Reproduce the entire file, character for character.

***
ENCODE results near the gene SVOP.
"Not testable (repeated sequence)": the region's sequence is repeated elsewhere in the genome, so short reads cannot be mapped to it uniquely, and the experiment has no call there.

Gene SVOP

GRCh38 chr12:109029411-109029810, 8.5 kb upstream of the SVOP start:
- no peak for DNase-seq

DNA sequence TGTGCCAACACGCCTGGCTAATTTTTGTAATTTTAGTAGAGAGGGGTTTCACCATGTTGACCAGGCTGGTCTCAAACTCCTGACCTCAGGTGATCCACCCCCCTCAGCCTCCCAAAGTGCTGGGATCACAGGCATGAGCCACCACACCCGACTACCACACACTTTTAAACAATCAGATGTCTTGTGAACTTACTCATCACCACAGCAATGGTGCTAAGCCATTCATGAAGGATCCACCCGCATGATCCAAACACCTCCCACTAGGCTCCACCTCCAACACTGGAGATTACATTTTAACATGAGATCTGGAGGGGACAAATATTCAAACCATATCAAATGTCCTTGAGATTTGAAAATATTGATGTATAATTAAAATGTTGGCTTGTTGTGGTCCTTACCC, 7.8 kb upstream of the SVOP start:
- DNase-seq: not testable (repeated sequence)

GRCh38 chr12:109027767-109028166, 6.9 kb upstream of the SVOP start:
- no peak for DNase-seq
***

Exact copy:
ENCODE results near the gene SVOP.
"Not testable (repeated sequence)": the region's sequence is repeated elsewhere in the genome, so short reads cannot be mapped to it uniquely, and the experiment has no call there.

Gene SVOP

GRCh38 chr12:109029411-109029810, 8.5 kb upstream of the SVOP start:
- no peak for DNase-seq

DNA sequence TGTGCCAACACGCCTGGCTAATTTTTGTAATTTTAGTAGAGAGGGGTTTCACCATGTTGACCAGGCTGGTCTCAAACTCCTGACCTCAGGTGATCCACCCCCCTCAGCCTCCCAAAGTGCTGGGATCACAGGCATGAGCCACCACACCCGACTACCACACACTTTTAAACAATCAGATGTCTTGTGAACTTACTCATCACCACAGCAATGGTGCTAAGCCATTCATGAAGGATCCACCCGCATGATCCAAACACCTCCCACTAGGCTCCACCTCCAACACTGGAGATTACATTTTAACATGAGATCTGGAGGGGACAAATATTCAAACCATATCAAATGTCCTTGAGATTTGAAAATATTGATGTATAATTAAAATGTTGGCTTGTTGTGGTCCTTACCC, 7.8 kb upstream of the SVOP start:
- DNase-seq: not testable (repeated sequence)

GRCh38 chr12:109027767-109028166, 6.9 kb upstream of the SVOP start:
- no peak for DNase-seq